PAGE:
View Full Version : Cotrel-Dubousset rods - 20 years on - any limitations?

03-03-2009, 05:42 PM
I had fusion and Cotrel-Dubousset rods for scoliosis done at the Royal Children's Hospital in Adelaide (Australia) nearly 20 years ago now. Of course being a callow youth at the time I have little memory of the extent of the fusion (maybe T4 or T5 to L2?)

I'm very happy to say that I've experienced next to no lingering effects from the procedure, apart from loss of sensation in one dermatome (which I hardly even think about) and the scar, of course (which I try not to think about!).

But now I'm in my early thirties, and I'm doing some exercise to combat the inevitable slowing metabolism and waistline spread >_< Up until now I've never done more than light treadmill work, but I was considering things like sit-ups and light weights for some toning. I made a booking with a physical trainer to get a program set up for me, and unsuprisingly, he was absolutely stumped when he asked me to bend over during the body assessment and was faced with my lumbar hump :) Now he's very nervous about getting me to do anything at all!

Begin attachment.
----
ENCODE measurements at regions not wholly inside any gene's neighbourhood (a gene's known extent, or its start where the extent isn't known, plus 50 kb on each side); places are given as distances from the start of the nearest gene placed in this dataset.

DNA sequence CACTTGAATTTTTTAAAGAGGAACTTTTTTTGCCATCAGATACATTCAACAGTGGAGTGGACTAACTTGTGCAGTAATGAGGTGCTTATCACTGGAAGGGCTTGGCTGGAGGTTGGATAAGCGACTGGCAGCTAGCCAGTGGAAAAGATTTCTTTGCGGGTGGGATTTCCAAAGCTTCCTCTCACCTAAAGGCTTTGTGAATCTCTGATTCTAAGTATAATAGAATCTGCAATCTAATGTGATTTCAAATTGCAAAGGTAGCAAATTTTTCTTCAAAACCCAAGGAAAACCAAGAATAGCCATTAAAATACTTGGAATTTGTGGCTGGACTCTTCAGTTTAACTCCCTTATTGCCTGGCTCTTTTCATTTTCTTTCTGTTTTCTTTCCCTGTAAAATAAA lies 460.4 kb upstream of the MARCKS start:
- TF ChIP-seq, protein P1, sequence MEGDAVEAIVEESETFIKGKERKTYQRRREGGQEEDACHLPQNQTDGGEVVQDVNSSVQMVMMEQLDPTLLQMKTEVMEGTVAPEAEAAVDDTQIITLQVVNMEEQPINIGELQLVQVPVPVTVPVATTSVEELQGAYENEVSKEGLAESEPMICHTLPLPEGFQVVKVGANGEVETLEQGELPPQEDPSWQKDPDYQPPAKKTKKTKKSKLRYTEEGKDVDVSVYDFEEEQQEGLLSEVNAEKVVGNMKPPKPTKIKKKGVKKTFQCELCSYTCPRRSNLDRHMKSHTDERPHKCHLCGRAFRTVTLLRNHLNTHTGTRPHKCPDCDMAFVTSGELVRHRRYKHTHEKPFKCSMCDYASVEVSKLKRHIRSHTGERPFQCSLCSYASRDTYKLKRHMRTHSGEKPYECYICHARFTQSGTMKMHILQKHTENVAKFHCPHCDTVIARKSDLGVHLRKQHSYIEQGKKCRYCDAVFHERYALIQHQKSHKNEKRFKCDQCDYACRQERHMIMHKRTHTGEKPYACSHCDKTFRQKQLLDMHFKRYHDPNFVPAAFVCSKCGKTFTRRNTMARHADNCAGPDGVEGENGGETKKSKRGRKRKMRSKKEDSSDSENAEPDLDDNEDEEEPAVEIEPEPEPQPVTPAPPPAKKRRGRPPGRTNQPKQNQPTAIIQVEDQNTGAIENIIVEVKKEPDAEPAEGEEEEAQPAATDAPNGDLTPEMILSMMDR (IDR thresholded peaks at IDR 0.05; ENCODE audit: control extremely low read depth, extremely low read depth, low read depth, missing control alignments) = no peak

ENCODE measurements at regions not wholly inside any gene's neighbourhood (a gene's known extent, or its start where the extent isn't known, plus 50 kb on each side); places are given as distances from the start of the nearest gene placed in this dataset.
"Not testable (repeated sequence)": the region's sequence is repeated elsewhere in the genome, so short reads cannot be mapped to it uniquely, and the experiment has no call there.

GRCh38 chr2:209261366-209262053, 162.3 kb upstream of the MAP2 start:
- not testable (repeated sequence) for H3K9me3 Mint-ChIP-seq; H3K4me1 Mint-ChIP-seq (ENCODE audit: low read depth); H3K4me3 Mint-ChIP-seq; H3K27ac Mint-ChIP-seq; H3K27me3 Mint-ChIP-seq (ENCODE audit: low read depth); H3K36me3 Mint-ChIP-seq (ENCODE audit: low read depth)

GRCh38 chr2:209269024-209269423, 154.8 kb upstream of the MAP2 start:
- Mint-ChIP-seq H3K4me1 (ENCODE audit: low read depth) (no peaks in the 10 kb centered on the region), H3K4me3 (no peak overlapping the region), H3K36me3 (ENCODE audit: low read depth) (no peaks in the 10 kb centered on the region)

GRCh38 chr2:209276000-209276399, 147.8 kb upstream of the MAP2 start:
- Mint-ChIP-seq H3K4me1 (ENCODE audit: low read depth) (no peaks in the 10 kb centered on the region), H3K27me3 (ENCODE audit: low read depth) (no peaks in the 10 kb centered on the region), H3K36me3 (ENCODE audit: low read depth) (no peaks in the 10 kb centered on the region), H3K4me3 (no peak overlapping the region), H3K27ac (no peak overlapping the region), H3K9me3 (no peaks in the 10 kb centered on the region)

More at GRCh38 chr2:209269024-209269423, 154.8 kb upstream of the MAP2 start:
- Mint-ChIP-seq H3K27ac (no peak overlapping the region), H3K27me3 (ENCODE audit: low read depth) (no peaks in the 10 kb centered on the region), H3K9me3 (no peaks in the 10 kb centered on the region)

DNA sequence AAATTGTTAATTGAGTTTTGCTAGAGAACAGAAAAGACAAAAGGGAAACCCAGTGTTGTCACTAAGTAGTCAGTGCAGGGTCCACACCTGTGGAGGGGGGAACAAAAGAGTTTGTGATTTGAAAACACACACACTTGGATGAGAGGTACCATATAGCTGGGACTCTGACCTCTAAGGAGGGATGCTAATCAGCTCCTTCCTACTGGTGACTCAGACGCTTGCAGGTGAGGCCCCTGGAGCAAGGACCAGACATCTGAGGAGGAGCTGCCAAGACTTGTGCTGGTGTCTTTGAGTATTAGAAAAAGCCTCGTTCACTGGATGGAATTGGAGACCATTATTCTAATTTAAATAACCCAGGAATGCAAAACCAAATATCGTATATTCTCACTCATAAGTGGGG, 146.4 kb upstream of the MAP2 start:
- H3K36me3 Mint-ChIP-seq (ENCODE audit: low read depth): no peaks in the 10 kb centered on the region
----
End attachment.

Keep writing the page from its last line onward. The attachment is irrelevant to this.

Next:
I was never told that there would be any particular limitations after surgery but I guess I've always tended to avoid things like heavy lifting/stretching etc for common sense reasons. Does anyone know if there are any particular gym activities I need to avoid? Any advice appreciated by my waistline! :)

03-03-2009, 06:55 PM
I have the Herrington rods... and I have had them for over 25 years now.

I have a 20 pound weight limit. I am also not allowed to do anything that jars... no roller coasters, which I could care less about, but then they said no horseback riding... and that stunk. I tried to pick up riding again a couple of years ago, I was sure that enough time had passed, but it led to complications, so I had to give it up again.

When I go to the gym, I use the nautilis equipment, free weights jerk too much. On the machines that support the torso, I am allowed to lift as much as I can. I also do passive resitance training, the ones that use your own body weight as resistance. I love my balet bar, which I use for flexibility.

Actually, my gym has an apparatis where you step up into it, and your feet dangle... your back is supported, and then you do kind of a reverse sit up, and while it's hard it really works.

As for the belly part, watch your portion sizes when you eat and drink plenty of water.